Posted on 20 September 2011
Trainee solicitor Jenny Edwards joined the team in September 2011 and, with other professionally qualified staff, will help supervise a team of 80 students offering advice on issues ranging from problems claiming benefits, to setting up a new business to difficulties at home, work or school.
The clinic provides an opportunity for students to gain experience and put theory into practice, while at the same time providing a valuable service to the public
The York Law School Clinic opened for business in January with 20 student advisors who dealt with over 30 cases before the summer vacation. Due to both student and client demand and the positive feedback received, a much larger team of students – all studying law at the University - will be on hand to offer free legal advice to the local York community in the new academic year.
Jenny Edwards brings to her new role her experience as an Advice Session Supervisor with the Citizens Advice Bureau in Cheshire. There she ran daily advice sessions and supervised a team of volunteers offering free legal advice on issues ranging from employment and housing law to benefits.
Jenny Edwards said: “The clinic provides an opportunity for students to gain experience and put theory into practice, while at the same time providing a valuable service to the public.
“There are likely to be some substantial cuts to legal aid in the future making it difficult for people to gain free legal advice, which will make services like those provided by the York Law School Clinic even more important.”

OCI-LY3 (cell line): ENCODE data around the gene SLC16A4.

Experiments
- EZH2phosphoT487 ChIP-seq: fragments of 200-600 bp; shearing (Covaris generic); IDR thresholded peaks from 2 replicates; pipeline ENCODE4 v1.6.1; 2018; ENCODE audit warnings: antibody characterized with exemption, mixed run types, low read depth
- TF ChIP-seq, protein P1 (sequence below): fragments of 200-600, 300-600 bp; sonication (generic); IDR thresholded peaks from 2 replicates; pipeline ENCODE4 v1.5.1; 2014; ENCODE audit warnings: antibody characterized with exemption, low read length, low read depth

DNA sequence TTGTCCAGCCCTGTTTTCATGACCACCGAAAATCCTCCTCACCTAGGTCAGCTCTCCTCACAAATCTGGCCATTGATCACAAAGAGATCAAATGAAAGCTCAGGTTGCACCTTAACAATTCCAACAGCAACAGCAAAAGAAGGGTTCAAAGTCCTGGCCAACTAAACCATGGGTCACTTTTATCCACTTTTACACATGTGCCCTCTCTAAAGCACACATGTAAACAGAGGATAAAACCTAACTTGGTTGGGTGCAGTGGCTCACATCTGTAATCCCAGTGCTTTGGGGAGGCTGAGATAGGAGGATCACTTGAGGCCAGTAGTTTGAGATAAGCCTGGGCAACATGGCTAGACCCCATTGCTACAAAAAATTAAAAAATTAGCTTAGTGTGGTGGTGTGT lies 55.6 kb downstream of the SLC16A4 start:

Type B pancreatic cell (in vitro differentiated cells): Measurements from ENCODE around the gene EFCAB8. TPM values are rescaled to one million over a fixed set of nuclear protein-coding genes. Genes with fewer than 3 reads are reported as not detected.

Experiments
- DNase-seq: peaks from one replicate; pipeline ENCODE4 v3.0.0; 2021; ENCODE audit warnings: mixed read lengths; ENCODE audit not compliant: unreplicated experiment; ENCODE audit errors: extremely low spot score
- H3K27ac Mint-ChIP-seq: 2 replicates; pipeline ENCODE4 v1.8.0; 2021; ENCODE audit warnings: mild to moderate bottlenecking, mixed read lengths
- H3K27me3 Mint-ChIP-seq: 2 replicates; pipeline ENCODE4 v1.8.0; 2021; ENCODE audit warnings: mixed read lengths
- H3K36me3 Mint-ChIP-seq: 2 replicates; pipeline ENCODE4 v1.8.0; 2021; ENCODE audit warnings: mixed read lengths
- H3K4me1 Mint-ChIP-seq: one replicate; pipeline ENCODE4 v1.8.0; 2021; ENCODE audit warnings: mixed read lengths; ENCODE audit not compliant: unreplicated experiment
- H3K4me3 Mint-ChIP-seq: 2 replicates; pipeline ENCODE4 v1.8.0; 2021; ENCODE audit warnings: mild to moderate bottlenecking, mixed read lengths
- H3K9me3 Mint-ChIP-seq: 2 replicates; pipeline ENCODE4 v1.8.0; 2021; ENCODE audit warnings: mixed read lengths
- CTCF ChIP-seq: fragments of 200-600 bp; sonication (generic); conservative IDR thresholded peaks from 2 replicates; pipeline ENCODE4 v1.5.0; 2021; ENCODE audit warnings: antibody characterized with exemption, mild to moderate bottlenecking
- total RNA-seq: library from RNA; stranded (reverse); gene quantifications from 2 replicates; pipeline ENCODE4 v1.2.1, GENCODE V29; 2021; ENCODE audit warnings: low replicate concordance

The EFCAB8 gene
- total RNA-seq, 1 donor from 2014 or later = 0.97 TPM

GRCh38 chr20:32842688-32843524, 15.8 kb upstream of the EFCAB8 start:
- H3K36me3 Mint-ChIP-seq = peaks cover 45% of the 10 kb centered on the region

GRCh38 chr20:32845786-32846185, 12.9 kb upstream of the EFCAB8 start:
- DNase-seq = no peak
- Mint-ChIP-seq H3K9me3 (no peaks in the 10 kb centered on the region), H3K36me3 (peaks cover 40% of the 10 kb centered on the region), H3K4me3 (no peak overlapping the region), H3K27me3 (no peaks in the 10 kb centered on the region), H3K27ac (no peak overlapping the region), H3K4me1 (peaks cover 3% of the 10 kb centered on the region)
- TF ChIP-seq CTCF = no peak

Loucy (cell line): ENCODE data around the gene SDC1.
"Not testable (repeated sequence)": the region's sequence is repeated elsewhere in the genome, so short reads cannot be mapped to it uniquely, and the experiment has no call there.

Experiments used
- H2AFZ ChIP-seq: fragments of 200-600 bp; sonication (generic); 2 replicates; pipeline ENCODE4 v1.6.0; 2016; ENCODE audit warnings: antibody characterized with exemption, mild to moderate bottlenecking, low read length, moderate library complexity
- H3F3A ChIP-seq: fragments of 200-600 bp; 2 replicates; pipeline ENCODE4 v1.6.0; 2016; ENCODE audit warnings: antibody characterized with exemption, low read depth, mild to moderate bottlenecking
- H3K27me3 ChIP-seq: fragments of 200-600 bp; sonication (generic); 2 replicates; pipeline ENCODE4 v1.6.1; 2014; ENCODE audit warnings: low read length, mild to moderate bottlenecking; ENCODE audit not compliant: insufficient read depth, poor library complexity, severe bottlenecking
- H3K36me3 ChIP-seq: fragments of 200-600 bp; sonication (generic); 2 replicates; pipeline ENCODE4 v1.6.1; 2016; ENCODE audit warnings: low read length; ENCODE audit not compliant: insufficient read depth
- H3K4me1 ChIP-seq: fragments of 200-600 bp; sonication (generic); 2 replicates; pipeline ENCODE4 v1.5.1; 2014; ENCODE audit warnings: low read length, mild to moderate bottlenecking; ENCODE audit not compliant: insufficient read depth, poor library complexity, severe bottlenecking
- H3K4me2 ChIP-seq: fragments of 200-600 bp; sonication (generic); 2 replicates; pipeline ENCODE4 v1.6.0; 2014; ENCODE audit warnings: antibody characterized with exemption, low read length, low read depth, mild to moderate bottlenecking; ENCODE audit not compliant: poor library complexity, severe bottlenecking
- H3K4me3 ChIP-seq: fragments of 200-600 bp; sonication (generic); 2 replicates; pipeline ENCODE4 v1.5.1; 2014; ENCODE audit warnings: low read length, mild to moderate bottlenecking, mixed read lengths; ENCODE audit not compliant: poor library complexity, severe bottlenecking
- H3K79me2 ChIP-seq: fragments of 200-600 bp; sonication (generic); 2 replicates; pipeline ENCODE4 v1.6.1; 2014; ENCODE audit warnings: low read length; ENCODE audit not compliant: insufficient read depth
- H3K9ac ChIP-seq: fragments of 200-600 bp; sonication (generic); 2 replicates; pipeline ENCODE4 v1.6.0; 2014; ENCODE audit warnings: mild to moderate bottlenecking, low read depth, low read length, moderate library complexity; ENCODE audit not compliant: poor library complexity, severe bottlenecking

The clinic is based in the York Law School, recently ranked second among all university law schools by the Sunday Times University Guide 2012. Part of the University’s £750 million Heslington East campus expansion, the York Law School opened last year.
Anyone from York and the surrounding area is welcome to contact the Clinic for an appointment for free, confidential advice.
Student advisors interview clients, find out their concerns and look into these. After consulting with professional lawyers, they then provide written advice to clients informing them of their position and what they may be able to do.
Richard Grimes, a qualified solicitor and the University’s Director of Clinical Programmes, said: “We aim to hit the standards required of any solicitor and everything the clinic does is overseen by experienced staff. We cannot guarantee to assist in every case but if we can, we will. Where we are unable to do so, we will try to find alternative sources of help for clients.”
For more information or to book an appointment, telephone the York Law School Clinic on 01904 325819 or email email@example.com.